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7 Tips for Handling Your First Chargebacks

Chargebacks are an unfortunate reality for online business owners. If you handle sufficient order volume, eventually you’ll have to deal with a customer who requests a chargeback—and how you approach this necessity of business could drastically improve or lower your chances of eventual success.

As Square explains them, chargebacks are instances of customers attempting to stop and/or reverse a credit card payment for your goods and services. The customer files a chargeback request with their issuing bank, which then reaches out to your merchant bank for proof of the purchase. These financial institutions will come to an agreement about who is liable for the charge, and in the case of fraud, the merchant is always responsible. Your business may also be subject to fees and scrutiny from your issuing bank.

7 Tips for Handling Your First Chargebacks

Tips for Managing Chargebacks

So how can you manage chargebacks effectively, to reduce your liability, reduce the total number of chargebacks you face, and even improve your reputation at the same time?

#1. Know the fees and consequences.

First, you need to understand what chargebacks are, and what you’ll be liable for. In the case of actual fraud (when a customer’s credit card is used without their authorization), the business is responsible for the costs associated with the transaction. For example, if a customer’s credit card is stolen and used to purchase $1,000 of goods from your business and the customer files a chargeback, your business will be responsible for the $1,000 of merchandise without reimbursement.

This is largely unavoidable. Beyond that, you may be subject to fees from your payment gateway or merchant bank—usually a per-chargeback fee of $20 to $50. You shouldn’t plan to have lots of chargebacks—in fact, you should avoid them as much as possible—but they are a reality of business when you handle credit card transactions online, and you should have some kind of budget for them.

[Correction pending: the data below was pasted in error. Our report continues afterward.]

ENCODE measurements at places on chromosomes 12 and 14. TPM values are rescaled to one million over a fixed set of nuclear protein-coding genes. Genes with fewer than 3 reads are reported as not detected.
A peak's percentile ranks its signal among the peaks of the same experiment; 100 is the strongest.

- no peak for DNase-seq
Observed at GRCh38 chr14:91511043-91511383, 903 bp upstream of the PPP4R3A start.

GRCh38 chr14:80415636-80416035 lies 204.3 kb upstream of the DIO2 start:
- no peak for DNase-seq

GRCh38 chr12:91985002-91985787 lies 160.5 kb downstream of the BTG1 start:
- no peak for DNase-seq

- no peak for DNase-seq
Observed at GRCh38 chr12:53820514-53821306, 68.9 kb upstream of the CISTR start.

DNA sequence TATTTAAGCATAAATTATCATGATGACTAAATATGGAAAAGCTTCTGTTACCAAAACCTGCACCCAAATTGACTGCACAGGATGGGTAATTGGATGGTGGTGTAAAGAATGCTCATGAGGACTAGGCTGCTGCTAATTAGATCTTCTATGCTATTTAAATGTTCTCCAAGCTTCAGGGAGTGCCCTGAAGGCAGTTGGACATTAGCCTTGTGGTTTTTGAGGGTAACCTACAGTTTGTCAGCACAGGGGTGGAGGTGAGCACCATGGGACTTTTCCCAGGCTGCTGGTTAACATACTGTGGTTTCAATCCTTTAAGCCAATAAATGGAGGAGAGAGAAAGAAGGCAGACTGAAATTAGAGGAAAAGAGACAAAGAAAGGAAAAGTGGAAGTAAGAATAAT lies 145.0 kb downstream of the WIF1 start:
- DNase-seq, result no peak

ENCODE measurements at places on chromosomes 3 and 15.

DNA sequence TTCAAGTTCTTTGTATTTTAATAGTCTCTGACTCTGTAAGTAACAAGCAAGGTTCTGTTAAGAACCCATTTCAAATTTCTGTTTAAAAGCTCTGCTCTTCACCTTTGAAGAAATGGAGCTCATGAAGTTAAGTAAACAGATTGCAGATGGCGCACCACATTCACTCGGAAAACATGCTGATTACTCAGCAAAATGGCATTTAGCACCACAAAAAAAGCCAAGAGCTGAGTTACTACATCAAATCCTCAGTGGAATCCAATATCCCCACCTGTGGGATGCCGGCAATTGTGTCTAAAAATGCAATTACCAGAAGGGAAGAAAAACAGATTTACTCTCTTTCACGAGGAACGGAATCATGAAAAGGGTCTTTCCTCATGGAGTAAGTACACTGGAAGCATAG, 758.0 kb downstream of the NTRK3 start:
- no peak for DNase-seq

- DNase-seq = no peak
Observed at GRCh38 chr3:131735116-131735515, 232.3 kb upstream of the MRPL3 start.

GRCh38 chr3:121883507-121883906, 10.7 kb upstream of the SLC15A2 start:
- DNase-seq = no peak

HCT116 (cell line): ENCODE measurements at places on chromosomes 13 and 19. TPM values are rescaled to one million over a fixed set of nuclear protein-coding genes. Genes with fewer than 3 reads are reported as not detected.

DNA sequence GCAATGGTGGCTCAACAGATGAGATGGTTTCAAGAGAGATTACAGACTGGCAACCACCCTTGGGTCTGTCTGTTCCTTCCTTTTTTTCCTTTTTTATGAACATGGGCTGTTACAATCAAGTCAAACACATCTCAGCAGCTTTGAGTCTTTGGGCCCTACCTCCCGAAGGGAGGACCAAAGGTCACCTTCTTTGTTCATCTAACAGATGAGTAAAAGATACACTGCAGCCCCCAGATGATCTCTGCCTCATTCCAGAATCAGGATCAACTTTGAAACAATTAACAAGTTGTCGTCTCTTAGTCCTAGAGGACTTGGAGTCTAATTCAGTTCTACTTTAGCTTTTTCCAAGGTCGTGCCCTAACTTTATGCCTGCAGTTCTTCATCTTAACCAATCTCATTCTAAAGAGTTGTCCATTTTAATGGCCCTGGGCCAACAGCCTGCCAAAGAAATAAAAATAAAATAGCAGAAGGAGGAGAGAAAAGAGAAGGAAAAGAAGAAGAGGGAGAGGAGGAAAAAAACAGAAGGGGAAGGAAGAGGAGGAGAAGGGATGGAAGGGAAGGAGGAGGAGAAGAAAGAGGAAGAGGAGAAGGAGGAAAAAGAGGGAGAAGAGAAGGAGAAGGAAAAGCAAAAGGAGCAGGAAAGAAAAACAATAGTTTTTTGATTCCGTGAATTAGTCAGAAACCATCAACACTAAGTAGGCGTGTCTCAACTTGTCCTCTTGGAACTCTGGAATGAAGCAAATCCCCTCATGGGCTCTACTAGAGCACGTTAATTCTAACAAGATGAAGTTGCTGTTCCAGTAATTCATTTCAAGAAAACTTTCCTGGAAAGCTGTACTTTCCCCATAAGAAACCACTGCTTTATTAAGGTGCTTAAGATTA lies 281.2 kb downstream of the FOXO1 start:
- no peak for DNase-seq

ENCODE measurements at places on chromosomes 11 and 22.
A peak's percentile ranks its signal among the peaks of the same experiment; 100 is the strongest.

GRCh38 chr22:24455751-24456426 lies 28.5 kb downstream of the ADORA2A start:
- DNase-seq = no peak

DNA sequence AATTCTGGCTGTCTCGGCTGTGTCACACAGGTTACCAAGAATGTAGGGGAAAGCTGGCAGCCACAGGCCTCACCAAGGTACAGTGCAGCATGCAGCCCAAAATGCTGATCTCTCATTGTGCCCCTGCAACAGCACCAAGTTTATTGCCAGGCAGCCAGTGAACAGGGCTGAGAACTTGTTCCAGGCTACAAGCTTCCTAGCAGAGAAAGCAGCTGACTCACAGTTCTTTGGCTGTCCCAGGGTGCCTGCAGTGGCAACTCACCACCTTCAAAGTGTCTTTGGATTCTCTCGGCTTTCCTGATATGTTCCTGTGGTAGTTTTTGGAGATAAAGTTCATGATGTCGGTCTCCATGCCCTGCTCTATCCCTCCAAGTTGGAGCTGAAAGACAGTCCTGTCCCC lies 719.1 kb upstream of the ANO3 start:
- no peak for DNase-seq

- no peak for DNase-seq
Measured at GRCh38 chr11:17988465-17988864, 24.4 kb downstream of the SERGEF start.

#2. Document everything clearly.

The best proactive measure you can take to protect your business from excessive chargebacks is to document everything as clearly as possible. Let your customers know what your return policies are, describe your products accurately and in great detail, and set firm expectations for your customers.

You’ll also want to obtain signatures, and have a consistent documentation policy for all your customers’ purchases. When the issuing bank reaches out to the merchant bank, the first thing they’ll ask for is proof that the customer actually made the purchase in question. If you can provide ample documentation to show that the customer knew what they were getting and intentionally paid for it, chances are the chargeback will be denied.

#3. Ship reliably.

Many chargebacks unfold because a customer didn’t receive a shipment on time (or at all). You can prevent this type of chargeback almost entirely by using a more reliable delivery service, making sure to get a customer signature upon delivery to further protect yourself.

Different companies and organizations offer different levels of shipping protection, so it may be worth the extra investment in the next step up. If you notice a significant amount of shipping errors or related complaints, it’s time to consider switching providers.